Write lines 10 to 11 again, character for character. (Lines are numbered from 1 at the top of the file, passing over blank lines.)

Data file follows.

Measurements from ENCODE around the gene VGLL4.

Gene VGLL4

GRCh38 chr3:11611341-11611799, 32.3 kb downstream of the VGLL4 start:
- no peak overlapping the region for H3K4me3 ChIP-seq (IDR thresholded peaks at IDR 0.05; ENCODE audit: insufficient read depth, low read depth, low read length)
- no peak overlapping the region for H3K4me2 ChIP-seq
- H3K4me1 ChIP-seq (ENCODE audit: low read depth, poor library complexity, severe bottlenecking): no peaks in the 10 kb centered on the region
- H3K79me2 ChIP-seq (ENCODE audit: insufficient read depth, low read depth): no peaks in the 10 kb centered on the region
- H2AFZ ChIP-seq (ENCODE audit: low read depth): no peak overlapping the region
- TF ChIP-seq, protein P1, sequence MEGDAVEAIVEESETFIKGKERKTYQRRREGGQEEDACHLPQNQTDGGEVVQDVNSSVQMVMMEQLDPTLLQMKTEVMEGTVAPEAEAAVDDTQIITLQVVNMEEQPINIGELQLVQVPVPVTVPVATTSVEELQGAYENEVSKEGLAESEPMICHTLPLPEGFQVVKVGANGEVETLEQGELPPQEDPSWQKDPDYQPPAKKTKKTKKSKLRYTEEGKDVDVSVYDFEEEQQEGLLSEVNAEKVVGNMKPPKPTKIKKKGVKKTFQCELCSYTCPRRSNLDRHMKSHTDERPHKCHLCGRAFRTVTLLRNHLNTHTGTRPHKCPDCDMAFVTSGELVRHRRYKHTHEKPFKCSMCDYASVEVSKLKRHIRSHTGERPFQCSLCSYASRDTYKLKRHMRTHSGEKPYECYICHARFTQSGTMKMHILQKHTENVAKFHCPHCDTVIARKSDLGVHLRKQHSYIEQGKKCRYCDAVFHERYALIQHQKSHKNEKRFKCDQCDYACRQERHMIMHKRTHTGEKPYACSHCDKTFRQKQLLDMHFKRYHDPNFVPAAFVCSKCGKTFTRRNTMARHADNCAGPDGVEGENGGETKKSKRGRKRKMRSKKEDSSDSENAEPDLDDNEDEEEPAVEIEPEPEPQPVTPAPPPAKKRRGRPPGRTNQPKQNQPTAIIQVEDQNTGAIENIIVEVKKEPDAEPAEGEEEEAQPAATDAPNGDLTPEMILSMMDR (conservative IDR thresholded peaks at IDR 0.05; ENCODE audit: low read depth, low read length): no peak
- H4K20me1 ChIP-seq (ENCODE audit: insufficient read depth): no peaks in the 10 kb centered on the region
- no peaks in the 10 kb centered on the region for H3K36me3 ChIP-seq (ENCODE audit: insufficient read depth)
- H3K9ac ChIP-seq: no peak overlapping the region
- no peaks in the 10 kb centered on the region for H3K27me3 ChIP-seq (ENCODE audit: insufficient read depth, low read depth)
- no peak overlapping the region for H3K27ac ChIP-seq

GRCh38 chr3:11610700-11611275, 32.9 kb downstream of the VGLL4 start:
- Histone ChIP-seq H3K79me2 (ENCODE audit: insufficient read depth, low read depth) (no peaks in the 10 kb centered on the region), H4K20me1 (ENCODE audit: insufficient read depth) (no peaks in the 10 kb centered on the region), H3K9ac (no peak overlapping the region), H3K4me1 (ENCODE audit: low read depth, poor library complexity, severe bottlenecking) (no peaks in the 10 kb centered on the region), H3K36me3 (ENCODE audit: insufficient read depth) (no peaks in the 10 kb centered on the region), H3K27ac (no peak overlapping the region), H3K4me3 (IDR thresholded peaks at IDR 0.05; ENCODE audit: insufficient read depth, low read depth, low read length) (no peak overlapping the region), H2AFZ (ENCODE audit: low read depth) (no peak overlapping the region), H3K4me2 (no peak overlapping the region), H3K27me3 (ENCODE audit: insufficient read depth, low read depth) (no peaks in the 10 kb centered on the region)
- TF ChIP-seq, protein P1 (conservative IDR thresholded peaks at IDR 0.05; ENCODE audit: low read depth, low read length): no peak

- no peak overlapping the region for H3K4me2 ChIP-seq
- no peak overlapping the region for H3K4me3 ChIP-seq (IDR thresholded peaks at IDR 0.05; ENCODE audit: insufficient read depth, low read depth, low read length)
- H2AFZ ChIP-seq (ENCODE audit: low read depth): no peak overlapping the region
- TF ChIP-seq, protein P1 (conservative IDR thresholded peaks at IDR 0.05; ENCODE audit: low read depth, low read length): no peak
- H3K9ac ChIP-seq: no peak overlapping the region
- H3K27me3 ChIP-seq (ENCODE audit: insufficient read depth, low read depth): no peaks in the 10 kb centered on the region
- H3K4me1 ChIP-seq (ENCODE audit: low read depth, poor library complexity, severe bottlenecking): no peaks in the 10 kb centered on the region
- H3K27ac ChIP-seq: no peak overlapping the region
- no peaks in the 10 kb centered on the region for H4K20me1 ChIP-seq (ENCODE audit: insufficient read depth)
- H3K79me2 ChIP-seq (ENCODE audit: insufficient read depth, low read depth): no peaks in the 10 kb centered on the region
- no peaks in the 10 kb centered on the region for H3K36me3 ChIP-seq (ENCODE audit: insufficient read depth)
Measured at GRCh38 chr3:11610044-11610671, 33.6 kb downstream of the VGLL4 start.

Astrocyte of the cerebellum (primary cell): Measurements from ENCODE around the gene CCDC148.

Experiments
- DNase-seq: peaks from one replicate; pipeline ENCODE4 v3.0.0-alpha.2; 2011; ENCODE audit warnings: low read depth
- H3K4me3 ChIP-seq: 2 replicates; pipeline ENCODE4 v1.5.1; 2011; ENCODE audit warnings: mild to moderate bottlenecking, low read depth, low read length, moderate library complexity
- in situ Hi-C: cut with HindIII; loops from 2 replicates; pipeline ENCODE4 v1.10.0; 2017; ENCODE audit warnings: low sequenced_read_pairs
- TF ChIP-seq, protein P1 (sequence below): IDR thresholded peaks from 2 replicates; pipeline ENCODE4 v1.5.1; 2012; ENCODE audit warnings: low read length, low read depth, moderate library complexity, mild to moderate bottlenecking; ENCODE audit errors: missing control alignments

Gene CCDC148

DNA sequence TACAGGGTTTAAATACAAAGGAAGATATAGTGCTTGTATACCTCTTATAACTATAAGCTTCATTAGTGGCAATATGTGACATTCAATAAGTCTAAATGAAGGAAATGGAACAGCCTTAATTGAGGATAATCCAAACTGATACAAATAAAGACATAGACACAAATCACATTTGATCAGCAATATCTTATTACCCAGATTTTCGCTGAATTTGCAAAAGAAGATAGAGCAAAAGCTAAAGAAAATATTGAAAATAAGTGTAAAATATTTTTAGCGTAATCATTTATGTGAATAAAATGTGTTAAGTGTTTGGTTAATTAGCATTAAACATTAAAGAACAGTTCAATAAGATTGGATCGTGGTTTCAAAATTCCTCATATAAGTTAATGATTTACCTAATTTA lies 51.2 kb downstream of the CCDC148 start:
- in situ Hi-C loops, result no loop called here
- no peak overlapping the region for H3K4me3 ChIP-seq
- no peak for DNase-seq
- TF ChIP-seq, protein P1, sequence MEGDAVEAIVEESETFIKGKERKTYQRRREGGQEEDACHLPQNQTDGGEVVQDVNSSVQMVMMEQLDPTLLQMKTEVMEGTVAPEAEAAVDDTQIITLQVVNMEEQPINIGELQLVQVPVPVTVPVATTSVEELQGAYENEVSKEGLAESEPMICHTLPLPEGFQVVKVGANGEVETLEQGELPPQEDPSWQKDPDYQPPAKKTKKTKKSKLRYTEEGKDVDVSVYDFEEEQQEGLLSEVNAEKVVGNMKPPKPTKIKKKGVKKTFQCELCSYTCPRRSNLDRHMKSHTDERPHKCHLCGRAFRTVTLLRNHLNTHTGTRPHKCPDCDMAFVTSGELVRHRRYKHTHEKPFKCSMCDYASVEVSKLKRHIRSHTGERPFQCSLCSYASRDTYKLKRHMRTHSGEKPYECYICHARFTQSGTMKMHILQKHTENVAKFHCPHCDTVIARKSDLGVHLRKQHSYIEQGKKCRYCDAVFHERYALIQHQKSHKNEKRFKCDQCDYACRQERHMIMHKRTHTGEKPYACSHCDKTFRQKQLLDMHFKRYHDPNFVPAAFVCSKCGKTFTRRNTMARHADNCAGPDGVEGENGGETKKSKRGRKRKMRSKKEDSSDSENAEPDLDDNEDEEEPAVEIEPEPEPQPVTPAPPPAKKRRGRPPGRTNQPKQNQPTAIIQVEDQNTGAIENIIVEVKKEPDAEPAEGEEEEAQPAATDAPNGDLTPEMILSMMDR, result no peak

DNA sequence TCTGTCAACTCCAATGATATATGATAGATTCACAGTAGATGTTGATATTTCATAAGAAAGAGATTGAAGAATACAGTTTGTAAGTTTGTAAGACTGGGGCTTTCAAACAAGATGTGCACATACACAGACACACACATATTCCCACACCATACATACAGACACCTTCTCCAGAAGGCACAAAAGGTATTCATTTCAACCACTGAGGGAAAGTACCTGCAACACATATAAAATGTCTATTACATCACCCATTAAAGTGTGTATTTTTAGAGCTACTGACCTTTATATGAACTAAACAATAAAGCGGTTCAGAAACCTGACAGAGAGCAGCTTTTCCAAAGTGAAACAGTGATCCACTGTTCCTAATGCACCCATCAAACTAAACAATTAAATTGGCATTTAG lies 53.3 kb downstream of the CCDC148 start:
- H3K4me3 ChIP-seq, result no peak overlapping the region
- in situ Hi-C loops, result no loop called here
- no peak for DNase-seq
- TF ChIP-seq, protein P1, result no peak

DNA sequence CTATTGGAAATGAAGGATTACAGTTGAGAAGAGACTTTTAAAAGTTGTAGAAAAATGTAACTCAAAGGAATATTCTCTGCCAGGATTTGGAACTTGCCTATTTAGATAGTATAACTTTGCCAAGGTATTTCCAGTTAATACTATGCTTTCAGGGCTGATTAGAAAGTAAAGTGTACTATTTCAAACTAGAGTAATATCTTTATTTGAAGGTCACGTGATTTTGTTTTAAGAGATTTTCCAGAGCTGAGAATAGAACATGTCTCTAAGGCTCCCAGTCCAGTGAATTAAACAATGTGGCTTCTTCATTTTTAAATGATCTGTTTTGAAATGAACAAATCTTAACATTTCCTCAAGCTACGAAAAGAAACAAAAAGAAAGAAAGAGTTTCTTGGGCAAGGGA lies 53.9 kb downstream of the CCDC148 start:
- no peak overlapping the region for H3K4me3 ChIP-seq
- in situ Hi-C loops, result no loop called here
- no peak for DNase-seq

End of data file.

- H4K20me1 ChIP-seq (ENCODE audit: insufficient read depth): no peaks in the 10 kb centered on the region
- no peaks in the 10 kb centered on the region for H3K36me3 ChIP-seq (ENCODE audit: insufficient read depth)